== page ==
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Gov. Beshear defends urging delay for in-person classes: 'I don't believe that we gamble or experiment with our kids'

Posted at 10:15 AM, Aug 13, 2020
and last updated 2020-08-13 10:15:33-04

FRANKFORT, Ky. (AP) — Gov. Andy Beshear said Wednesday he wants to spare Kentucky from the risks of reopening schools too soon, defending his call for districts to delay the resumption of in-person classes and gain more time to get the coronavirus under control.

To make his point, the Democratic governor pointed to a Georgia school district that quarantined more than 900 students and staff members because of possible exposure to the coronavirus.

“I don’t believe that we gamble or experiment with our kids,” Beshear told reporters. “And while we are all desperate to get our kids back (in school), I also want it to work.”

Beshear urged patience as Kentucky posted a record-high number of COVID-19 cases, though the report was inflated by cases from previous days that were compiled after a recent computer glitch. But he acknowledged that the coronavirus “is as hot as a firecracker in Kentucky.”

On Monday, Beshear recommended that schools wait until Sept. 28 to resume in-person classes. Beshear, the father of two children, has called it a tough but necessary step.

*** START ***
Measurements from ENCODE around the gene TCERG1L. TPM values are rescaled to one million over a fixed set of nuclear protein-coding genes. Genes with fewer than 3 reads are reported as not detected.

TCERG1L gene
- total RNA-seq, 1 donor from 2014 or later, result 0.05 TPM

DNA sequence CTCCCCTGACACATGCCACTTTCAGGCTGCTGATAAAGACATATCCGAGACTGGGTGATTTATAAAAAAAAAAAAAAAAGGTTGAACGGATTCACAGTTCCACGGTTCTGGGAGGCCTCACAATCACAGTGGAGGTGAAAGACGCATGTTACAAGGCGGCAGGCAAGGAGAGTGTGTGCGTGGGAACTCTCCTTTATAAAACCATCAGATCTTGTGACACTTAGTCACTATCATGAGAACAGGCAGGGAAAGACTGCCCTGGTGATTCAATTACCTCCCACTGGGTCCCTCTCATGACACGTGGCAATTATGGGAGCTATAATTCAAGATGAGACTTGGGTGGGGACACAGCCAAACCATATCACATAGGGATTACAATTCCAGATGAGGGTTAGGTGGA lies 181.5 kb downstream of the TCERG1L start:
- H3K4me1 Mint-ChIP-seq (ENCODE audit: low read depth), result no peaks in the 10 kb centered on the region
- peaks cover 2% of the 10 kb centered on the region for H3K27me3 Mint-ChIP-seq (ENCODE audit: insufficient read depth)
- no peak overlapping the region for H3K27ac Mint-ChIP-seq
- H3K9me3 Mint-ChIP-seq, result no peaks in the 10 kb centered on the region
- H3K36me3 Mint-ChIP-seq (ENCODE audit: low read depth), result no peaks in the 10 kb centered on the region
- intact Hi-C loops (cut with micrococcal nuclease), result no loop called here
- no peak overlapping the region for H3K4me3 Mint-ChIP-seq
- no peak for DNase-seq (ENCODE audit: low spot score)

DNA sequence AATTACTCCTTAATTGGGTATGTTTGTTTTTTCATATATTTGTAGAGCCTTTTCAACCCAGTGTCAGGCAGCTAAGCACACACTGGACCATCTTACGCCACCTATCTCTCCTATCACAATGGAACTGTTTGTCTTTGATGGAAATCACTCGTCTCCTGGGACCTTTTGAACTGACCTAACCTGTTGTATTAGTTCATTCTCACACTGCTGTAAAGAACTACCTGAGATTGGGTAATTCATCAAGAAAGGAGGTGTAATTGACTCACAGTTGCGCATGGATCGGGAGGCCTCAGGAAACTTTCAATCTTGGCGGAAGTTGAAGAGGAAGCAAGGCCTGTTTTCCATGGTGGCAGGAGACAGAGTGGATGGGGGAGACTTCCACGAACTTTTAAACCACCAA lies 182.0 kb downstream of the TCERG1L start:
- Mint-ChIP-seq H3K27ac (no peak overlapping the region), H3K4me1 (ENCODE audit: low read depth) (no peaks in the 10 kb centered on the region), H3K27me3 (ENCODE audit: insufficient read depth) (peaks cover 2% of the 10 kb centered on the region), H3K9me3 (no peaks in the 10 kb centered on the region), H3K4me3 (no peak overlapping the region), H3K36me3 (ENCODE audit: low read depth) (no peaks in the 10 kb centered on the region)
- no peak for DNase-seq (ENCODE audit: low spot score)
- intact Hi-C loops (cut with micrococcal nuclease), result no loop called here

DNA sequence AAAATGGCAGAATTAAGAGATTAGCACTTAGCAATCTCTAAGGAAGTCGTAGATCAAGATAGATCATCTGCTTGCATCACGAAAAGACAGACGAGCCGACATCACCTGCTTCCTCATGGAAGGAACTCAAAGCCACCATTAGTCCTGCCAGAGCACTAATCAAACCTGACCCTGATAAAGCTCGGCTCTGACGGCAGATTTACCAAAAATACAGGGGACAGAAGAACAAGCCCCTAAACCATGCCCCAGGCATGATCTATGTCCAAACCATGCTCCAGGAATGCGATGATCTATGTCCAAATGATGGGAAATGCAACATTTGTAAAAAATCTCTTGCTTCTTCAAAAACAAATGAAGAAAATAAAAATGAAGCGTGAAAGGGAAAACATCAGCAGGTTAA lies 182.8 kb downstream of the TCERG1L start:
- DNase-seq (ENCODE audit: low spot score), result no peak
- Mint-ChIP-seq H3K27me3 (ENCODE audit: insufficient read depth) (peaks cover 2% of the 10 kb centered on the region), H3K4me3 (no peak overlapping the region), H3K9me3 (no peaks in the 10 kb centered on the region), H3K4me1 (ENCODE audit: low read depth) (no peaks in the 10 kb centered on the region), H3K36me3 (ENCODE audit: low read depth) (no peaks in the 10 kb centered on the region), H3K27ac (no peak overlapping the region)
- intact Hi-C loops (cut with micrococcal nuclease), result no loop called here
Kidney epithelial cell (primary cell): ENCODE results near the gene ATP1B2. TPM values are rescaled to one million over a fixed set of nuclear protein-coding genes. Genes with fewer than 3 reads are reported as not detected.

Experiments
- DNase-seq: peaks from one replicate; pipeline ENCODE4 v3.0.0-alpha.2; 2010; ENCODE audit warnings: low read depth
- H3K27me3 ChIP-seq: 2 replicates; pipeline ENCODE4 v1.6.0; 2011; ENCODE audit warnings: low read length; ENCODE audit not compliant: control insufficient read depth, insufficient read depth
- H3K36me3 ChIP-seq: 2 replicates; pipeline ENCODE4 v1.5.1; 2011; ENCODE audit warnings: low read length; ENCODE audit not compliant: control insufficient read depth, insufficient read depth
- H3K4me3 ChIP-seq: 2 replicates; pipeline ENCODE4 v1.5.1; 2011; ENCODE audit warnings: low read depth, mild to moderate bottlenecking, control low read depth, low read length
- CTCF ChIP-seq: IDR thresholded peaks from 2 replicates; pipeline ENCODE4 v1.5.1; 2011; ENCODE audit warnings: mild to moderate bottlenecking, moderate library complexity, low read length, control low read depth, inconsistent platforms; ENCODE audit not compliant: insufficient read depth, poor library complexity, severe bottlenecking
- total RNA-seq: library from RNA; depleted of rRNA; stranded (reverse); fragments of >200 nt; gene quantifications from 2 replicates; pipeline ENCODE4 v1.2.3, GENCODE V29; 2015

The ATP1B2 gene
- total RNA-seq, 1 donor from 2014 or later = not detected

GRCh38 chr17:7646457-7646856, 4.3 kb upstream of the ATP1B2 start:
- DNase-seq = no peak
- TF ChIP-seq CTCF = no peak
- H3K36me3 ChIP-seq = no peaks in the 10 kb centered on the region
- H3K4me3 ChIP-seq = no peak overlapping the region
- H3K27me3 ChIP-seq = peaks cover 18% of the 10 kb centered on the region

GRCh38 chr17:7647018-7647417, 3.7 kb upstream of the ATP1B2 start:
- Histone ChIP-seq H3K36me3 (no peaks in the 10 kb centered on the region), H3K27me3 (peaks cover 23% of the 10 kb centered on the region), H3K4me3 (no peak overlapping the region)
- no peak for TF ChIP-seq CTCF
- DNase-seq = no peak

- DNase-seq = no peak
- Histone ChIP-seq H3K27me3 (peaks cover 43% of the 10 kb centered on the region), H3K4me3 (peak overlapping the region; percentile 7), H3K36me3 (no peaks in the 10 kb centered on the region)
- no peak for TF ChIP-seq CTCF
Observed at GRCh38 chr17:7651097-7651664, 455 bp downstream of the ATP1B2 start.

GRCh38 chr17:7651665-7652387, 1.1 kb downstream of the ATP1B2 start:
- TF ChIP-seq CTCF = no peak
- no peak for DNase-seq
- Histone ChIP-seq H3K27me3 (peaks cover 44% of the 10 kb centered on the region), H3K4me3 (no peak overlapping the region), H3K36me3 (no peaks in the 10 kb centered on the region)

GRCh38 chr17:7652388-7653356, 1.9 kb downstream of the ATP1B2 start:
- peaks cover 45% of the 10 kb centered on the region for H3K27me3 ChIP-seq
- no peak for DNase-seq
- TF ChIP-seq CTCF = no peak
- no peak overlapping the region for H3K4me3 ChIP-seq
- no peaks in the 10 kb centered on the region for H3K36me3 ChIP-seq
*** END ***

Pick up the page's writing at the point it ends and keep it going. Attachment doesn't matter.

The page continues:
“All we’re asking right now is one month,” the governor said Wednesday. “One month to not make mistakes with the health of our children, their parents or their teachers.”

Even before his recommended delay for in-person classes, many Kentucky districts had already announced they would start the new academic year with virtual instruction only.

But not all schools are planning to follow the governor’s guidance. Catholic schools in Kentucky have signaled they will begin face-to-face instruction next week, news outlets reported.

Beshear said he disagrees with their decision and hopes they reconsider. He warned that the virus spreads so quickly that it can overwhelm even the best plans for reopening.

“I don’t believe it’s safe,” he said.

Beshear urged patience in resuming in-person classes as he reported 1,163 virus cases statewide Wednesday, a one-day record in Kentucky. The daily number, however, was inflated by a computer snafu that resulted in artificially low numbers of cases reported earlier in the week. The Bluegrass State is approaching 37,000 cases since the pandemic began.

Beshear has taken several recent steps to try to contain the virus, including his requirement that most people wear masks in public. But the 1,000-plus new cases show that “we simply need more time to make sure we can get this virus under control” before schools reopen, he said.

The governor also reported seven more virus-related deaths, raising the statewide death toll to 790.

Kentucky’s positivity rate — a rolling figure reflecting the average number of tests coming back positive for COVID-19 — dropped to 5.62%, he said. But that rate needs to be much lower, he said.

The governor reported that 683 people are hospitalized in Kentucky because of the virus, including 143 in intensive care. Ninety-five patients of those patients are on ventilators.

For most people, the new coronavirus causes mild or moderate symptoms, such as fever and cough that clear up in two to three weeks. For some — especially older adults and people with existing health problems — it can cause more severe illness and be fatal.